I have made ornaments for my family and friends each year since junior high school. The very first ornament, if I’m remembering correctly, was a clay heart in 1989. One of these days, I need to see if I can recall and share photos of each of the 28 ornaments from 28 years.
For now, here is this year’s ornament.
This simple tree goes with the semi-primitive runner and faux-mantle curtain I made. The tree is Osneburg over cotton batting with a pasteboard base and a felted wool trunk. The embroidery is very simple with a mix of primitive and whimsy.
While wandering Pinterest for ornament inspiration, I stumbled across several stacked tree projects. The idea for a table runner with a pair of stacked trees appealed to me. Putting the pretty colored trees on the primitive look of the osenburg I bought a bolt of over the summer particularly appealed.
This happened to be just before the Chestnut Bay Scraptastic sale (yes, I have several projects from that sale.) What a perfect time to pick an assortment of green fabrics for the tree.
Each layer of the tree is a trapezoid, one inch smaller at the base than the previous. I pre-pressed the seam allowances. Then hand stitched each layer together.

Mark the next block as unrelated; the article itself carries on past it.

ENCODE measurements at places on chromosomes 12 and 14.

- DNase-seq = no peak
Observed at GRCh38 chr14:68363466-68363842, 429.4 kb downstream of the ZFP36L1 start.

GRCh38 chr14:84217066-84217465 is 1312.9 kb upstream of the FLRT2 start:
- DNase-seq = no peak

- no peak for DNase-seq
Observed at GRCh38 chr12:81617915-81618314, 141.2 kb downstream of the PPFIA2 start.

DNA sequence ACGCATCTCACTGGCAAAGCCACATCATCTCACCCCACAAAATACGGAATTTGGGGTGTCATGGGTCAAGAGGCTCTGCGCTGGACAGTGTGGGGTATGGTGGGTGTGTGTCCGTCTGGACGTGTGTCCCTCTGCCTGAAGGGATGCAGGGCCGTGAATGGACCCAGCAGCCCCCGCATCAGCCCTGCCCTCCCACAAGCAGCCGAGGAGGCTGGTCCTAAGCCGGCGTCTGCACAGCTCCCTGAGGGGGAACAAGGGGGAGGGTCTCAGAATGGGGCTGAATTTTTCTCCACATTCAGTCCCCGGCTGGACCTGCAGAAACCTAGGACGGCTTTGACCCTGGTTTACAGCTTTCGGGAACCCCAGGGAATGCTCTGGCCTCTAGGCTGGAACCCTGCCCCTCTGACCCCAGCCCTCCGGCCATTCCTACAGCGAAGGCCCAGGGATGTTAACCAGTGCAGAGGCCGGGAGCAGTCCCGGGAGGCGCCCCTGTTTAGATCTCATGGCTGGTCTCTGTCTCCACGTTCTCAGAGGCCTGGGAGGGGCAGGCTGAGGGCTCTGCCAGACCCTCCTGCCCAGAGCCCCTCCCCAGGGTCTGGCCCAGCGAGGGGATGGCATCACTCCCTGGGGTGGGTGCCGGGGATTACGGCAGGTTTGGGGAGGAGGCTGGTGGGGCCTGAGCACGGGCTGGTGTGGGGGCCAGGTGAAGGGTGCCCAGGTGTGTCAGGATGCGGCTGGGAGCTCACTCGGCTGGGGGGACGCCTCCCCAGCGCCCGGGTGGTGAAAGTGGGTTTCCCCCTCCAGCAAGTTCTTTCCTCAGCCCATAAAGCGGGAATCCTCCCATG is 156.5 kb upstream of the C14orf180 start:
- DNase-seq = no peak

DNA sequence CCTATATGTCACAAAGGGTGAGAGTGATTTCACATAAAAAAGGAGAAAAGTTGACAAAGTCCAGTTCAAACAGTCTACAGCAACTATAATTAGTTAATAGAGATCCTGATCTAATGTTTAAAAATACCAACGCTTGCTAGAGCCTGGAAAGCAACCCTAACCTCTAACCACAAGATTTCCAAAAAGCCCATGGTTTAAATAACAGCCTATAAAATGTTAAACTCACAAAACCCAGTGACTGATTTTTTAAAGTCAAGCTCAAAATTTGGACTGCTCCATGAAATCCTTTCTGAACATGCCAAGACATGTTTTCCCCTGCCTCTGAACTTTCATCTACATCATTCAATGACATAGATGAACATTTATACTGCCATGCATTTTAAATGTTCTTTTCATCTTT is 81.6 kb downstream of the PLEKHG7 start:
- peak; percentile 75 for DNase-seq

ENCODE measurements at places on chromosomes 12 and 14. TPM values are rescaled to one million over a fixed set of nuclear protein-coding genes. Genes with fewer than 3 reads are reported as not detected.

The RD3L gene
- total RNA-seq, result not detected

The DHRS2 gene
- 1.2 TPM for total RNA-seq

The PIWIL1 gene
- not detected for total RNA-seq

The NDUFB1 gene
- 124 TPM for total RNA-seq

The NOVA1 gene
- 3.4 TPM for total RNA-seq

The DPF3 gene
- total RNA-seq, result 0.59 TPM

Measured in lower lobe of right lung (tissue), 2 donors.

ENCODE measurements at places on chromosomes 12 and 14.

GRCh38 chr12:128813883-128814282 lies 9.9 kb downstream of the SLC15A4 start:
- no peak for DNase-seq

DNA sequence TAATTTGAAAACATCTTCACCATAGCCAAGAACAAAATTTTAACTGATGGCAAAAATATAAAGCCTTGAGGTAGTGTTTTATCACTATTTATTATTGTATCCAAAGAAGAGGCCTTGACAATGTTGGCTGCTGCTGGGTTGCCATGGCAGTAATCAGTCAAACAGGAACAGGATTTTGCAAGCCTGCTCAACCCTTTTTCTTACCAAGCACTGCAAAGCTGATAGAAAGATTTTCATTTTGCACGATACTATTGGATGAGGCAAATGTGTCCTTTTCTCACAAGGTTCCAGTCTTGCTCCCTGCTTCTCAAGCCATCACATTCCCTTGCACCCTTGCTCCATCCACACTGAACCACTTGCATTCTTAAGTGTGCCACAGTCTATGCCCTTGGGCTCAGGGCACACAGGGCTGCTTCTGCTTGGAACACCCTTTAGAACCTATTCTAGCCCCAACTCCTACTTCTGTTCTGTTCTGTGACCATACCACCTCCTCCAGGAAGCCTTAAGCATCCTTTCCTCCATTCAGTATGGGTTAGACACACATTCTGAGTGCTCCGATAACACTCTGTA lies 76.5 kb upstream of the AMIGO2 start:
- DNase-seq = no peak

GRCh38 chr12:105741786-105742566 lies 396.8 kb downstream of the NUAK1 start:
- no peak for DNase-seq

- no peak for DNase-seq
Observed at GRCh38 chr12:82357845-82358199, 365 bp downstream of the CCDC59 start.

I basted the trees in place. Then top stitched them. I forgot that I had wanted to add the trunks first to get the depth I wanted. But, I think those came out just fine. The fabric for the stars was the only fabric purchased separately. It is also the first batik I’ve purchased.
The binding is pieced from the left-overs of the trees’ fabrics. I stacked strips, then cut them 2″ wide. I machine stitched one side of the border. Then, blind stitched the other.
Now, we have a cute Christmas table runner. We just need a table to fit us all.
Hmmm…. we did see a drop leaf in town we both liked. It just need a little recovery refinishing….
I had just a bit of the tree fabrics left. So, I made a new curtain for the book shelf that acts as our faux mantle.
Make a new template, a sample with Christmas fabrics and take photos.
One of the thing I love about the techniques I shared in Fanciful Utility is that they can be used for so many projects. This time of year, FanU is great for fun, festive projects. For the next few weeks, I am going to share some of the ways FanU gets Festive.
A basic, single pocket work pocket makes an excellent gift card holder. These are also a great way to gift a museum or site membership.
Make a simple pocket up with holiday fabrics or your giftee’s favorite colors to be reused throughout the year.
Here is a simple set of directions for making your own:
Need a copy of Fanciful Utility ? for yourself or to give as a gift? Visit www.thesewingacademy.com to order today.